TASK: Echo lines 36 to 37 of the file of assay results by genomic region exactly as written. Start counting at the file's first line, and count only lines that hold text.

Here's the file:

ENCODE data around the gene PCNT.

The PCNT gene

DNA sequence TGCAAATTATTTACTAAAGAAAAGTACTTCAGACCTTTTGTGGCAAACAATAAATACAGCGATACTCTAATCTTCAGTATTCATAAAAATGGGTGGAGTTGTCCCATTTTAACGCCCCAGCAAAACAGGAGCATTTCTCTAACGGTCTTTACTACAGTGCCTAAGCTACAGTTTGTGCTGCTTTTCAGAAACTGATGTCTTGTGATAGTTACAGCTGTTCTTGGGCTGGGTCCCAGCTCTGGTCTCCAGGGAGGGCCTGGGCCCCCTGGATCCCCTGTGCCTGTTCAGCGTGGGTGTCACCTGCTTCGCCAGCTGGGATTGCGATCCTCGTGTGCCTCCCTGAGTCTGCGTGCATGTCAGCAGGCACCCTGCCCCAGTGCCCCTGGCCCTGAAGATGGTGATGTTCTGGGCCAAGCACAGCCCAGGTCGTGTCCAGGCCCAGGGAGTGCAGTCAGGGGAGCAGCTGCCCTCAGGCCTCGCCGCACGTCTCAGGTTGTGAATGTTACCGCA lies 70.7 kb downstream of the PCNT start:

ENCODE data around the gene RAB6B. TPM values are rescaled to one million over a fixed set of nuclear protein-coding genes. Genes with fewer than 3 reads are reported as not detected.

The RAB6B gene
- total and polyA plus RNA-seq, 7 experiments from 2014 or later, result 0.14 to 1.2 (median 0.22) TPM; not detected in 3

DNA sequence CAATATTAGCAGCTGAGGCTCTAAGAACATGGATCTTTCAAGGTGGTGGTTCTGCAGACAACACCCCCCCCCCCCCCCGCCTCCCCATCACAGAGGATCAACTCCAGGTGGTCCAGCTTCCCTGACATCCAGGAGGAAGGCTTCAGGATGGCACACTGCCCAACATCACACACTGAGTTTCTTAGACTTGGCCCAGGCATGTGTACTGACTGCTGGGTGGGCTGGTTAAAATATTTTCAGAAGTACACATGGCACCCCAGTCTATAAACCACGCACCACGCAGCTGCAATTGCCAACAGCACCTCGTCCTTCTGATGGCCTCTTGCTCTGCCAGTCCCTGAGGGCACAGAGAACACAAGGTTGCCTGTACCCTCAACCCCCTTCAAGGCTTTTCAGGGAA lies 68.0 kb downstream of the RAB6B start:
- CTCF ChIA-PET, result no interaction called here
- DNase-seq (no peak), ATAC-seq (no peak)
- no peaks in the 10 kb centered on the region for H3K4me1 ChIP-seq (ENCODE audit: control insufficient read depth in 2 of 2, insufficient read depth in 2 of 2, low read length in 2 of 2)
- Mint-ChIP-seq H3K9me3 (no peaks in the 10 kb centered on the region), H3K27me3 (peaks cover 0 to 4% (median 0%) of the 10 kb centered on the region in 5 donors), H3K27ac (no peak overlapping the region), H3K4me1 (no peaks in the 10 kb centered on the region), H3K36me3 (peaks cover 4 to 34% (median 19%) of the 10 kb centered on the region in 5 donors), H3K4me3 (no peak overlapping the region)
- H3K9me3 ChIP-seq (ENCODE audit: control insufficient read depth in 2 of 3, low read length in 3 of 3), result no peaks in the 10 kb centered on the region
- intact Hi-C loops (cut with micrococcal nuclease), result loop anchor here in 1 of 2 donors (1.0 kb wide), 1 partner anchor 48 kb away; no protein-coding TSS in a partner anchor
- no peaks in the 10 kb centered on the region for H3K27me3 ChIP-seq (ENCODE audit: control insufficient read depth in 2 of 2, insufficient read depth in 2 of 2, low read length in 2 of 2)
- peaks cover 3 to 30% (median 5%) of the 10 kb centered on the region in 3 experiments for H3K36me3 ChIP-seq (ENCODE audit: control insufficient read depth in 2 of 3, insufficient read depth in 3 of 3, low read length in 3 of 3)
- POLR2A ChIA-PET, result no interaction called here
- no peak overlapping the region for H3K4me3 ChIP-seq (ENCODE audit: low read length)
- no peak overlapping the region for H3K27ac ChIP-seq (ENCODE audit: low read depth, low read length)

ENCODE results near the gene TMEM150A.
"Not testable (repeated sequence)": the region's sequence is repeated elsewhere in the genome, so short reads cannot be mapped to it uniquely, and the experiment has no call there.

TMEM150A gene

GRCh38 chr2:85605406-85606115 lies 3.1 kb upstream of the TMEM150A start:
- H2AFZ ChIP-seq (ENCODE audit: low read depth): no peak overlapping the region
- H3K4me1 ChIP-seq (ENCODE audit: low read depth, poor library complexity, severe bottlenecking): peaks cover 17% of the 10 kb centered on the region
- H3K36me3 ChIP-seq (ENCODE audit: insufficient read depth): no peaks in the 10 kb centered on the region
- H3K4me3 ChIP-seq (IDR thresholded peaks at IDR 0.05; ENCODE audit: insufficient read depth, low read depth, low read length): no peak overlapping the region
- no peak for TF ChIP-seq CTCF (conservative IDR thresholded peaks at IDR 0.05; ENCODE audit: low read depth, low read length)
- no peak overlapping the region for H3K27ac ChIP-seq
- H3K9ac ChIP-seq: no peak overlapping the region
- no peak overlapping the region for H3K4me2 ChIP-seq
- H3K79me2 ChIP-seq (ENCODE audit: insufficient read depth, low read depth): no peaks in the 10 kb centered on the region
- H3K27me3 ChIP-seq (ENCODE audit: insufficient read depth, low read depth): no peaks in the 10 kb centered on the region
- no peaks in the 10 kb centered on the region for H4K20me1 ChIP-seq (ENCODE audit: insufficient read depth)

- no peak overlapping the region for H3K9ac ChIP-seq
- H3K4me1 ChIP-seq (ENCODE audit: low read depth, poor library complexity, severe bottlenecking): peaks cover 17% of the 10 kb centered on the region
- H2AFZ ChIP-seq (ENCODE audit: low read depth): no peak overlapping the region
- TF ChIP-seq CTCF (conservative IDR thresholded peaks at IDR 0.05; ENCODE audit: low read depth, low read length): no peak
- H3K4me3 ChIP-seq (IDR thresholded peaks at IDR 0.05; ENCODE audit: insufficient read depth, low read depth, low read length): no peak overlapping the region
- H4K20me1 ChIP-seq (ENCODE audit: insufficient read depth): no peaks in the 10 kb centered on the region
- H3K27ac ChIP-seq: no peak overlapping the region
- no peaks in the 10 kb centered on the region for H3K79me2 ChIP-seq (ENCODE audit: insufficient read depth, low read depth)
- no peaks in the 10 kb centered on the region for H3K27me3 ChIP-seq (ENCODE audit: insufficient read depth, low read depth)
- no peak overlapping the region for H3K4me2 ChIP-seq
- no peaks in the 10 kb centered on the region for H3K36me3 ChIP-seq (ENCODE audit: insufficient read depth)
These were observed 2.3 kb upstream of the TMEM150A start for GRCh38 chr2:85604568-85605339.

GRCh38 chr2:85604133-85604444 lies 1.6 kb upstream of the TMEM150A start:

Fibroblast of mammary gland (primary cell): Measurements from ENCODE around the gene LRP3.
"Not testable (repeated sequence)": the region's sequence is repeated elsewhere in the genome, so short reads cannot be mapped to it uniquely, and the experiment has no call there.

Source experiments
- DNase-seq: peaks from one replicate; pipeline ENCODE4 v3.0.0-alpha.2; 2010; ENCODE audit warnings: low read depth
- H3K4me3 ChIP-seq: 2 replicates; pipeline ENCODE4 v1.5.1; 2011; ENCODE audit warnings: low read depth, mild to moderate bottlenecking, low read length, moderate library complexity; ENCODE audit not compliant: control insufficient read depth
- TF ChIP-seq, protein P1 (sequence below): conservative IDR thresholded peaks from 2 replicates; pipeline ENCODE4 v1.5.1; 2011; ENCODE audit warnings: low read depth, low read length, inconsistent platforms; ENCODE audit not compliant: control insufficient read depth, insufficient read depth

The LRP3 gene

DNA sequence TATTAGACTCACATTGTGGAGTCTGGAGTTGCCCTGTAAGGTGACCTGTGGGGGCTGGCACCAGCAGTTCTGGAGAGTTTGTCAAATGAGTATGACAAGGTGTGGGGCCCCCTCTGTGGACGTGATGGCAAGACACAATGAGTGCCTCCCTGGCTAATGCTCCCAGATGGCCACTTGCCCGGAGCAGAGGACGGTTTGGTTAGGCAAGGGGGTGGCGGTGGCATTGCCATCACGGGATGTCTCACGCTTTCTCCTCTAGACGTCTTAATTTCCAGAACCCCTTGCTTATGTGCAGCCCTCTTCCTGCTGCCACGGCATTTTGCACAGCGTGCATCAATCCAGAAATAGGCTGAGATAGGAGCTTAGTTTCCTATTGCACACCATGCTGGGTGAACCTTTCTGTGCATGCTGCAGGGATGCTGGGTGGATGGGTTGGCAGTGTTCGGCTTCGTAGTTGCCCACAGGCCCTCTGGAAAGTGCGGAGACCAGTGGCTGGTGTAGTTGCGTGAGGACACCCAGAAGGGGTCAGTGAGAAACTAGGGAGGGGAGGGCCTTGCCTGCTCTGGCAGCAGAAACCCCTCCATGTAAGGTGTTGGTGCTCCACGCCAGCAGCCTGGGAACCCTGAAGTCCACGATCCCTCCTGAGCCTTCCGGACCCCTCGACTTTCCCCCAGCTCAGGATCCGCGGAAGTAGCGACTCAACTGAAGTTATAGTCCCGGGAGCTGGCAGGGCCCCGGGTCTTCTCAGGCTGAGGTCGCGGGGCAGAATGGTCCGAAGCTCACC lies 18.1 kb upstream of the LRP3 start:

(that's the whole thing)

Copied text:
- H2AFZ ChIP-seq (ENCODE audit: low read depth): no peak overlapping the region
- TF ChIP-seq CTCF (conservative IDR thresholded peaks at IDR 0.05; ENCODE audit: low read depth, low read length): no peak